AfDB Disbursed $7.81bn in 2017 to Support African Countries’ Structural Transformation

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By Bamidele Famoofo

The African Development Bank, under the leadership of Dr. Akinwumi Adesina, has increased disbursements to support the structural transformation of countries in Africa, according to its Annual Report, released during the Annual Meetings in Busan, South Korea.

The bank’s disbursements reached $7.81 billion in 2017, a 15 percent increase over 2016 and the highest on record for the bank. This increase was driven, to a large extent, by the 42 percent increase in project loan and grant disbursements, which reflect in part, improved portfolio management.

AfDB President Addison said that this “reflected a 56 percent increase in disbursements for non-sovereign operations. A clear sign of the Bank Group’s increasing engagement with Africa’s private sector, non-sovereign operations accounted for 38 percent of African Development Bank approvals, the highest on record.”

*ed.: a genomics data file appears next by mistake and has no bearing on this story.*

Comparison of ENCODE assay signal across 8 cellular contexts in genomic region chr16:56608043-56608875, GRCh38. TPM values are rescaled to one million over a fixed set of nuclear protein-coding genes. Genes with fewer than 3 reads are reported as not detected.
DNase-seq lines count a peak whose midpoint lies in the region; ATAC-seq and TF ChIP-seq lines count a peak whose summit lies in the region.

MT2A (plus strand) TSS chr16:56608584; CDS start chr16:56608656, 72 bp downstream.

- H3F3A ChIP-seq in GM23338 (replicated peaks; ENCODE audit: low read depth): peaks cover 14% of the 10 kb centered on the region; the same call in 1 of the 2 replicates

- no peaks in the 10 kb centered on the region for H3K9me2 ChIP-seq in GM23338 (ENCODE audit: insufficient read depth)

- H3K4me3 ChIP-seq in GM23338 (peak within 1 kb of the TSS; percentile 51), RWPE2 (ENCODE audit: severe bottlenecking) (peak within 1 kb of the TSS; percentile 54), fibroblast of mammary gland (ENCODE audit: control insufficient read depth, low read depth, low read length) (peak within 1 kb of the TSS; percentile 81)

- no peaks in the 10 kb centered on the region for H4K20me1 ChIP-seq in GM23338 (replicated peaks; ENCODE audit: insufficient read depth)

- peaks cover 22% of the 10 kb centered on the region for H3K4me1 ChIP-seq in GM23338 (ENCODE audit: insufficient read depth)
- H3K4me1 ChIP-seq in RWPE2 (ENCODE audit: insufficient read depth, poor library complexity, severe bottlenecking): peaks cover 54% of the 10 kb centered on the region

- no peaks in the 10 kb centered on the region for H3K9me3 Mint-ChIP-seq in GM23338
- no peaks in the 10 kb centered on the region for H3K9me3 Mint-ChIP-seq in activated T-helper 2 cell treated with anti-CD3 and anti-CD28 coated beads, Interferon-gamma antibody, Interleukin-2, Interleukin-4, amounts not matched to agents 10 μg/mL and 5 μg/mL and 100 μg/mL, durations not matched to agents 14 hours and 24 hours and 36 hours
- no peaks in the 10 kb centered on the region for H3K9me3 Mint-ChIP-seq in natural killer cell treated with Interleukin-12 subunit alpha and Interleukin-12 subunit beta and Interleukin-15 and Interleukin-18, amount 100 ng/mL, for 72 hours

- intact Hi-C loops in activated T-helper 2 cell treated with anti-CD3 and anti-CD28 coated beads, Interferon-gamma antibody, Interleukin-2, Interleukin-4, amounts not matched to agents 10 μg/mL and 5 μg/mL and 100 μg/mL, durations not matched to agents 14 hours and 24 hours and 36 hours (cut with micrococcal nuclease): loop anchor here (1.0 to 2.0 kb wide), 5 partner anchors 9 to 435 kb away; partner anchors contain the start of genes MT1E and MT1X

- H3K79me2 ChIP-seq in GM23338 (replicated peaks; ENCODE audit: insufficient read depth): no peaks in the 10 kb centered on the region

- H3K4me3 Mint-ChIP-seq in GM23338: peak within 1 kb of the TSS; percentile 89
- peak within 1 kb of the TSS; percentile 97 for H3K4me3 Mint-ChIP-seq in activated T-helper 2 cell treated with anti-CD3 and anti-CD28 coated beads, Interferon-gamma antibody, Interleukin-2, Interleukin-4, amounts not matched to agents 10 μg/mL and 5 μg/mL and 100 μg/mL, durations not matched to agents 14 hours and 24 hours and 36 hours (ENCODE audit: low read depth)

While the bank’s net operating income declined between 2014 and 2015, it has turned around rapidly.

“The Bank Group also continued to grow its income. Net operating income increased in 2017 to US $817.69 million, up from US $631.08 million in 2016, a 29.6% increase and the highest since 2009,” Adesina said, adding that, “the Bank also consolidated its position as Africa’s leading knowledge institution by taking full leadership responsibility for the publication of a key flagship – the African Economic Outlook.”

The bank approved 249 operations amounting to $8.93 billion. This was reflected in its core financing, disbursements, operational strategies and portfolio management.

The bank is stepping up the pace by focusing on five priorities that are crucial for accelerating Africa’s economic transformation. The “High 5s(link is external)” include Light up and power Africa, Feed Africa, Industrialise Africa, Integrate Africa, and Improve the quality of life for the people of Africa.

These High 5s guide the bank’s operations to deliver critical development impacts in Africa. For example, once completed, power generation projects approved in 2017 will install 1,400 MW of new renewable energy capacity. Light up and power Africa provided 4.4 million people with electricity. Feed Africa provided 8.5 million people with improved agricultural technologies.